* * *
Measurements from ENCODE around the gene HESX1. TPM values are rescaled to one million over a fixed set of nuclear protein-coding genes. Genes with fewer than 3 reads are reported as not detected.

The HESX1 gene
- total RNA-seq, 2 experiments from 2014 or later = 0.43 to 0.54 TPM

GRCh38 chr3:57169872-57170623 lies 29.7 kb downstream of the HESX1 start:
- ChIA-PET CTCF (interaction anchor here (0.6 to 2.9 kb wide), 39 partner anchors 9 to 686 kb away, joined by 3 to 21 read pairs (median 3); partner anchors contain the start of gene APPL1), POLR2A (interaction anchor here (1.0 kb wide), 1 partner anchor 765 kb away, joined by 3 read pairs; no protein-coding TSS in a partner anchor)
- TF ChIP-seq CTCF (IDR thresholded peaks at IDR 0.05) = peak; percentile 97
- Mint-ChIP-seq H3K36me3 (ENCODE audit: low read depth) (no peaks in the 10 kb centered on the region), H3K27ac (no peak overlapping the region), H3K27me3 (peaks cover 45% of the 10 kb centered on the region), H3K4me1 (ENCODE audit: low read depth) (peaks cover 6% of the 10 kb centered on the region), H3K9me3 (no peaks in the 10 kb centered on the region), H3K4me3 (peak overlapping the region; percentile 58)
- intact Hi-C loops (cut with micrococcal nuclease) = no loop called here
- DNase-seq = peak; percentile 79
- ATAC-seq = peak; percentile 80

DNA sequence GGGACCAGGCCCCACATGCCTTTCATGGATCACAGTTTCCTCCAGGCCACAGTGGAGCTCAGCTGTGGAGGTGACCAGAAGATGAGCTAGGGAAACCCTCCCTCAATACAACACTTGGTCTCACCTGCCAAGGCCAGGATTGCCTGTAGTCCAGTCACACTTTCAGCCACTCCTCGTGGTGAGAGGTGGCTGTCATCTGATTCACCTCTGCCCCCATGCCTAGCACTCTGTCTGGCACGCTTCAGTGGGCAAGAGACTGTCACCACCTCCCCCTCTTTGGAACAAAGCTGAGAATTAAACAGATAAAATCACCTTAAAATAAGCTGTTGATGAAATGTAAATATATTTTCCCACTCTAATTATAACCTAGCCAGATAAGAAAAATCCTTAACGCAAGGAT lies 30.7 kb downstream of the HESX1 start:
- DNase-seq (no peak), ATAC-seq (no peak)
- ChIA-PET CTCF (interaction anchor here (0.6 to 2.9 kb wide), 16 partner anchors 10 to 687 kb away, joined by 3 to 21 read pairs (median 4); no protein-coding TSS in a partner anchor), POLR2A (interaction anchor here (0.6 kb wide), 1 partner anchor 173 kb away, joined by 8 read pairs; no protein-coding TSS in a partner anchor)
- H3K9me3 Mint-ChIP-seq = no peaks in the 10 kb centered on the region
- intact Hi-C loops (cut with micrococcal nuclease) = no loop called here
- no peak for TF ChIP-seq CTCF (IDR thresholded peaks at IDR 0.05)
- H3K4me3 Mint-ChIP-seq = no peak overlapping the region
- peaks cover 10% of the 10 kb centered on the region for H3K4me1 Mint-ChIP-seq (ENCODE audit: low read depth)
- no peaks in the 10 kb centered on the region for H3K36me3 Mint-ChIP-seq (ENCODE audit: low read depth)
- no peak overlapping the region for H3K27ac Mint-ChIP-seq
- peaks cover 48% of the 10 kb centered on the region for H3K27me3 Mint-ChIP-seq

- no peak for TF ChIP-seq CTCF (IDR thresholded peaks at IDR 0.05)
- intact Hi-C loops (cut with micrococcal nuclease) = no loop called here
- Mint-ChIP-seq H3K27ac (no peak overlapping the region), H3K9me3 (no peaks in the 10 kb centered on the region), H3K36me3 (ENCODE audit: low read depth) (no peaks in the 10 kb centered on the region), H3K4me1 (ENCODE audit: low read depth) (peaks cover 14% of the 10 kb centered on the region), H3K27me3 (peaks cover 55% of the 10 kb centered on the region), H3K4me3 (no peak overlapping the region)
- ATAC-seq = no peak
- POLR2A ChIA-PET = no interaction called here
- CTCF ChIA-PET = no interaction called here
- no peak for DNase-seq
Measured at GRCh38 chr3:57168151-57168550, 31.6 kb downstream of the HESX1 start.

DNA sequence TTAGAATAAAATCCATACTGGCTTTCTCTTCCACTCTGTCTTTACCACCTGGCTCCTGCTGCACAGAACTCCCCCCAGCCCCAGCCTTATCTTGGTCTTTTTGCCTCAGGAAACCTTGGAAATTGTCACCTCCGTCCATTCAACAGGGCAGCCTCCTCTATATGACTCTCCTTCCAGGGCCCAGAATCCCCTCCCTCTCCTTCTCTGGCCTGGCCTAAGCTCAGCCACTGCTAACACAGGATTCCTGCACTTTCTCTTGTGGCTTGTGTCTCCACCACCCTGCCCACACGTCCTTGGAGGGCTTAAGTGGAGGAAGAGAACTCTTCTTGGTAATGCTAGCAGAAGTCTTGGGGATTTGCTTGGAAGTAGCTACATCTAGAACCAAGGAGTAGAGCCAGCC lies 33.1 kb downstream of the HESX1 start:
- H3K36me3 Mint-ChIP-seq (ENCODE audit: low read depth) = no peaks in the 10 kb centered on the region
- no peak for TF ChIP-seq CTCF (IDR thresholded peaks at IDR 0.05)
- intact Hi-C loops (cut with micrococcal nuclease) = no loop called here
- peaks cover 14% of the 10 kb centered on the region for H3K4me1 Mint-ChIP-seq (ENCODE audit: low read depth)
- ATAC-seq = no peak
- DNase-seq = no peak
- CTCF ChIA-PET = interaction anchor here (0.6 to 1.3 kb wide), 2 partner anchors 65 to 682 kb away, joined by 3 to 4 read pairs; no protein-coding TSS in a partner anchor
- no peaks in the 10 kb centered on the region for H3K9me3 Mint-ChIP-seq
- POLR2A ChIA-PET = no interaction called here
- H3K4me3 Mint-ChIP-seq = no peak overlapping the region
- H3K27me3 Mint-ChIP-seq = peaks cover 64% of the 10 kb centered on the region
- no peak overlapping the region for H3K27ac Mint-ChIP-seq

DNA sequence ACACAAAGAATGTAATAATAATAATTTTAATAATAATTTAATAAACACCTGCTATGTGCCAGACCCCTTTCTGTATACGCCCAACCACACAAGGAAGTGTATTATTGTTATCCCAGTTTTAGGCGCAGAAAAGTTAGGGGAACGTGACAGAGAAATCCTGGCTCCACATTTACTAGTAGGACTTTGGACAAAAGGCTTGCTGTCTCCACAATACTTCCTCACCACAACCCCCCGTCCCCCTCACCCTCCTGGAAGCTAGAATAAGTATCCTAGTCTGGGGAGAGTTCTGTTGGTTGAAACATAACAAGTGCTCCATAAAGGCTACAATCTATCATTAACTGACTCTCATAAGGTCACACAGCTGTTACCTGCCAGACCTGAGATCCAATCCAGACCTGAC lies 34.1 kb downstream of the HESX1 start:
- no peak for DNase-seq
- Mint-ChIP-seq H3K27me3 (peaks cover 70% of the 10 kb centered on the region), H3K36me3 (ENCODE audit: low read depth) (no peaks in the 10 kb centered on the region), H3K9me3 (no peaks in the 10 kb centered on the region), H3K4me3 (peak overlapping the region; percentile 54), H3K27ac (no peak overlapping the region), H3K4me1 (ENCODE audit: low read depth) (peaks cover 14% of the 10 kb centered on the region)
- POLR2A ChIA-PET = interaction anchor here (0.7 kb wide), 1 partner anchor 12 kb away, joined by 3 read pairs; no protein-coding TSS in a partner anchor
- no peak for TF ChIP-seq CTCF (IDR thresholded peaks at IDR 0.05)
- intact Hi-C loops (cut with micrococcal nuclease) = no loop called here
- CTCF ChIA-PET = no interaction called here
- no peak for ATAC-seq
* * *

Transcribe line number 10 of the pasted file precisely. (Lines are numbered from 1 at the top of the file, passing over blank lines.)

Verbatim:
- ATAC-seq = peak; percentile 80